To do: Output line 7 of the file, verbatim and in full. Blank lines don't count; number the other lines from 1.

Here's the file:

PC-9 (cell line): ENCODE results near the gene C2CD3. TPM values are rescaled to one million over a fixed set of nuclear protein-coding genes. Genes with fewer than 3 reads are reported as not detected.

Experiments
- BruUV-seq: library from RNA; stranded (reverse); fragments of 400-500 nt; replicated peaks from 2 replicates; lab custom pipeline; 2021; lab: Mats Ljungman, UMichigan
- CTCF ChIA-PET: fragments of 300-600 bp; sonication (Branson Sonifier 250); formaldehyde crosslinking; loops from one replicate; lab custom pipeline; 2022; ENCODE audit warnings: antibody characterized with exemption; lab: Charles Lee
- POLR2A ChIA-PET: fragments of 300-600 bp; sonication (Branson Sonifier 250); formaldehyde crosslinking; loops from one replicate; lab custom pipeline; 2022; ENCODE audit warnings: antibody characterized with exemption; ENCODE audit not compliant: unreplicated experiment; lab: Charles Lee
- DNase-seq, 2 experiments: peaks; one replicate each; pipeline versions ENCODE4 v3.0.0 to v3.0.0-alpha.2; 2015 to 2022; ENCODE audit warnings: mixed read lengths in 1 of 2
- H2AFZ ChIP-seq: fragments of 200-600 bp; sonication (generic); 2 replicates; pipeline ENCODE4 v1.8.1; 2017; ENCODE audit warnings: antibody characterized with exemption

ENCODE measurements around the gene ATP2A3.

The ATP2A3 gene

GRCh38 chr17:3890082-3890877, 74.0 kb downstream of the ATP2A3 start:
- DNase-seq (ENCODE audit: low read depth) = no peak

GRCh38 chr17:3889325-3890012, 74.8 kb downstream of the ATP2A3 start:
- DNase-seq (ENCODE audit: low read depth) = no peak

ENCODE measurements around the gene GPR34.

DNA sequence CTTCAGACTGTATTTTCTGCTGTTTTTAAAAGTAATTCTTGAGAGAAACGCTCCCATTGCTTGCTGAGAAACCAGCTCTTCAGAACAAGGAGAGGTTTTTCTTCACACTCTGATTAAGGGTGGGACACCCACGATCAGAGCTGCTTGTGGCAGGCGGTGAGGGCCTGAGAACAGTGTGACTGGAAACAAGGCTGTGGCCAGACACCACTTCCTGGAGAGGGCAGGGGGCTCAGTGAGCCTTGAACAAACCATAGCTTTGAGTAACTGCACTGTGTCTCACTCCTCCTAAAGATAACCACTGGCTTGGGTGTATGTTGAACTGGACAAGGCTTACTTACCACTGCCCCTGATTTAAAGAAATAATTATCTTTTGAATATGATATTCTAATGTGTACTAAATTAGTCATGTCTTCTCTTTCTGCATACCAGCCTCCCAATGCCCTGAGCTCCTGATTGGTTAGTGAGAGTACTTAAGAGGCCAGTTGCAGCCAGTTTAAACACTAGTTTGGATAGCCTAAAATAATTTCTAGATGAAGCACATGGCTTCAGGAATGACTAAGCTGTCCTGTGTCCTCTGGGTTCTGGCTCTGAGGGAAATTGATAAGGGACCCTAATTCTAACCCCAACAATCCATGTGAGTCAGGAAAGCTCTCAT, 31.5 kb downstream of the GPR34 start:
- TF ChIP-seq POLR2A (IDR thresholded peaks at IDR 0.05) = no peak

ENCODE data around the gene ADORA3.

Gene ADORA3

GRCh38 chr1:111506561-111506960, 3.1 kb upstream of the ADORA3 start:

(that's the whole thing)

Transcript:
- H2AFZ ChIP-seq: fragments of 200-600 bp; sonication (generic); 2 replicates; pipeline ENCODE4 v1.8.1; 2017; ENCODE audit warnings: antibody characterized with exemption